[INDOLOGY] Whitney and doubling of "ch"

Harry Spier vasishtha.spier at gmail.com
Wed Oct 18 20:06:34 UTC 2023

Thank you everybody.  This was sent to me by Michael Witzel and I don't
think he would mind if I share it.

a long and bit complicated story:

 Panini’s doubling of ch-  and cases like icchati ,gacchati. pṛcchati all
go back to Indo-European *sk’
as in chāyā/shadow, Dutch schaduw {pronounced  s-kh) or Latin posco = pṛcha-

This RV WRITES only ch in gachati but the meter shows that it is a double
consonant. Which?

[[[(there are 2 cases of -khkh- in RV, trying to remember. Maybe just a
fluke of Maharastrian spelling)See below.]]]

Kaṭha Samhita (and Kashmir spelling in general) seem to have preserved the
old pronunciation; they write : gaśchati etc. (Kerala has -cs- I believe)
(See my Veda InKashmir)

This shows why chāyā etc.  has double consonant (cch in Panini’s area?) in
Sandhi as per Panini.

So Whitney’s Roots  with ichati reflects the RV spelling.

You can also check in the  first volume of Wackernagel, Altindische
Grammatik (1895) with some data.

Hope this mess is cleared up a bit.

========= on khkh: in our SARVA Dictionary:

 RV akhkhalī-(kṛ'tyā), 'the sound of frogs in the rainy season', which
Thieme, Kleine Schriften 138, takes as 'producing syllables (akṣara)', see
M. Mayrhofer, Etymologisches Wörterbuch des Altindorarischen, 1986: 44. --
However, note K. Hoffmann, Aufsätze zur Indoiranistik, 1975: 176 who takes
it as an interjection. Note also that the sound combination -khkh- is not
allowed in Indo-Aryan. The old RV word therefore represents an onomatopetic
imitation of frogs that has survived, like many other onomatopoetica (see
bal-bal) without the expected sound changes from Vedic to Modern IA

On Wed, Oct 18, 2023 at 12:10 PM Agnes Korn <agnes.korn at cnrs.fr> wrote:

> Dear all,
> If I remember correctly, there are different manuscriptal etc. traditions
> as for the notation of "ch" or "cch / chch". As there is no opposition of
> ch or cch, one can write one or the other. Whitney perhaps chose "ch" for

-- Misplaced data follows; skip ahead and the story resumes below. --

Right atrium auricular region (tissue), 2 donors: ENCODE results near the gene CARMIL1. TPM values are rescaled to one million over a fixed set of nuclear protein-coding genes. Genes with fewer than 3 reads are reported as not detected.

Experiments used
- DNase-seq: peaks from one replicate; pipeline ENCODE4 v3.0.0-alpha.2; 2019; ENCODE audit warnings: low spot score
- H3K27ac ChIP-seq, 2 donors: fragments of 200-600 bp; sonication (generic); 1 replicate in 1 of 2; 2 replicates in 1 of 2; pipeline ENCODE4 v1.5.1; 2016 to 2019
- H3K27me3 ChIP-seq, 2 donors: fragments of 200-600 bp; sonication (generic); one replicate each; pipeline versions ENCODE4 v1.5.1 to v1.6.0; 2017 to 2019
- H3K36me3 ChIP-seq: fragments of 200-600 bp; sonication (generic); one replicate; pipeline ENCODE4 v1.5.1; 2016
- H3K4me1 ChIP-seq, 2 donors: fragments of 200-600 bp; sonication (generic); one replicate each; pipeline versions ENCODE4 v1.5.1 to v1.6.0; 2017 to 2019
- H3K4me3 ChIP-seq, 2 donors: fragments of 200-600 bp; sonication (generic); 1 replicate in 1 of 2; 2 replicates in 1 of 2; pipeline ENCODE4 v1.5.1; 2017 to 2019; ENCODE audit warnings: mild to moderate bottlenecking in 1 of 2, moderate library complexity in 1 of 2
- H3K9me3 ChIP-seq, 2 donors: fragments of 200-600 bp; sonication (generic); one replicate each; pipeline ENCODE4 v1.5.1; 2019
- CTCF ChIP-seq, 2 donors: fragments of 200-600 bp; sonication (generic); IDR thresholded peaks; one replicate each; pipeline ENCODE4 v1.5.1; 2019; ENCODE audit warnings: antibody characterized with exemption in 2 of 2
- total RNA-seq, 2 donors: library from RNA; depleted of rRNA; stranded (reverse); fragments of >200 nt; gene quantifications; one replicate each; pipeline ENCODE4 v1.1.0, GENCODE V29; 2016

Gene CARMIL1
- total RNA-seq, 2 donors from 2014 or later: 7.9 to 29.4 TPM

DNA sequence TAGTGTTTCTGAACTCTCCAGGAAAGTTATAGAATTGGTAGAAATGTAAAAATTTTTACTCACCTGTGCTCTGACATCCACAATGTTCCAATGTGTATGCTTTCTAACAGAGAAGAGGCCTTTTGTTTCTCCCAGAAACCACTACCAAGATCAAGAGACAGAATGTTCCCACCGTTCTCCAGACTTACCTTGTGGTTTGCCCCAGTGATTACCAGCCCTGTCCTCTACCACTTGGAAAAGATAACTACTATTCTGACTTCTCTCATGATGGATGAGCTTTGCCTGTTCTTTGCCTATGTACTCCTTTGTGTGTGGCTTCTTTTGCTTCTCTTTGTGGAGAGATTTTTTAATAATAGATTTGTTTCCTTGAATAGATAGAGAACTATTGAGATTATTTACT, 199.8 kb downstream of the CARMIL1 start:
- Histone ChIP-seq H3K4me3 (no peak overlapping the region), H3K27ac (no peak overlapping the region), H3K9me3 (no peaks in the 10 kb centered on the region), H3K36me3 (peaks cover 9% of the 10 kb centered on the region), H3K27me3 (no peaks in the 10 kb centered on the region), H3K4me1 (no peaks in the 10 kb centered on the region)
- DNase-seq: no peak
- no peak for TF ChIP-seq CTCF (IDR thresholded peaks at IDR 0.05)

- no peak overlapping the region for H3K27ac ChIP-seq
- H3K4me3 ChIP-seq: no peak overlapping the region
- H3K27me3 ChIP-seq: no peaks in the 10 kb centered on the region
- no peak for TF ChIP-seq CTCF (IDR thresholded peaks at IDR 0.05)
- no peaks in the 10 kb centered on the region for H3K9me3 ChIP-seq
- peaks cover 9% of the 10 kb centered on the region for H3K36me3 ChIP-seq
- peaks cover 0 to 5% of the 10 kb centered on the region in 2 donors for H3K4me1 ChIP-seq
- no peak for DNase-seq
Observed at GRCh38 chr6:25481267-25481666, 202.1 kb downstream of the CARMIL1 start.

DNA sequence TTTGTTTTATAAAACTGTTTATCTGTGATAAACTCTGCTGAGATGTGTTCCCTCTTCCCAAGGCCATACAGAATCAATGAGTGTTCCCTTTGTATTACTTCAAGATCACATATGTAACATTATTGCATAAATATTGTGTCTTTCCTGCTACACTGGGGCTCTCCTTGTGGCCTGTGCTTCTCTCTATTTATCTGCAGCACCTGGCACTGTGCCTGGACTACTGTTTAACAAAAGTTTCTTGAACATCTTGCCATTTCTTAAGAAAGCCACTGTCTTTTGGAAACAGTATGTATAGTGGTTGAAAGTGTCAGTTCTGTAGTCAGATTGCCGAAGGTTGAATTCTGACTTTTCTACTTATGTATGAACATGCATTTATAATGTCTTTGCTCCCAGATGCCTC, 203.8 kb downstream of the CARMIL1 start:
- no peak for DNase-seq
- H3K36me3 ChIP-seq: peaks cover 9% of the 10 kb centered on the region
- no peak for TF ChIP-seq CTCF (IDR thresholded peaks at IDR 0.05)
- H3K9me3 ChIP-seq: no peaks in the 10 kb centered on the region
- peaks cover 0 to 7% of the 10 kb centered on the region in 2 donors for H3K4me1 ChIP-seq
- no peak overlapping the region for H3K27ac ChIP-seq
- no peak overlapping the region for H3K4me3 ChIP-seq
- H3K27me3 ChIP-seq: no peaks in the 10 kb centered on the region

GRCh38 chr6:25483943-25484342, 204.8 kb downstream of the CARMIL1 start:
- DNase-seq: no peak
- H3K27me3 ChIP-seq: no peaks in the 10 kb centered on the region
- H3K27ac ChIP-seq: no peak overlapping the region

> brevity.
> As ch / cch / chch makes the syllable heavy (i.e. is treated like a
> consonant group), a notation "cch / chch" is clearer than ch, but of course
> the well-versed know that "ch" counts as a consonant group ;-)
> Best wishes,
> Agnes
> Le 18.10.2023 à 05:39, alakendu das via INDOLOGY a écrit :
> Mr. Spier,
> I can cite an instance . We take the word"*ICCHA" *( wish or desire).
> Here, we have doubling of "*Ch" *after a short or long vowel .
> Regards
> Alakendu Das.
> From: indology at list.indology.info
> Sent: Wed, 18 Oct 2023 06:56:35
> To: indology at list.indology.info
> Subject: [INDOLOGY] Whitney and doubling of "ch"
> Dear list members,
> Whitney  in his grammar section 227 says about the doubling of "*ch*".
> "As a general rule *ch* is not to be allowed by the grammarians to stand
> in that form after vowels but is to be doubled becoming *cch* (which in
> the manuscripts is sometimes written *chch*). . .According to Panini *ch*
> is to be doubled within a word after a long or a short vowel."
> But if you look in his "Roots, Verb-forms and Derivatives" at the entry
> for *iṣ, ich * nowhere does he double "*ch*" not even after a short vowel
> rather he has* i**chati, ichaka,* * ichā* and* ichu * . Does anyone know
> why for this root in all his examples he didn't double *ch* after vowels?
> Thanks,
> Harry Spier
> --
> Agnes Korn, PhD habil.
> CNRS ; UMR 8041 Centre de recherche sur le monde iranien (CeRMI)
> **new address**:
> 7 rue Guy Môquet
> 94800 Villejuif
> France
> agnes.korn at cnrs.frhttps://cermi.cnrs.fr/membres/korn-agnes/
> _______________________________________________
> INDOLOGY mailing list
> INDOLOGY at list.indology.info
> https://list.indology.info/mailman/listinfo/indology
-------------- next part --------------
An HTML attachment was scrubbed...
URL: <https://list.indology.info/pipermail/indology/attachments/20231018/376f8d72/attachment.htm>

More information about the INDOLOGY mailing list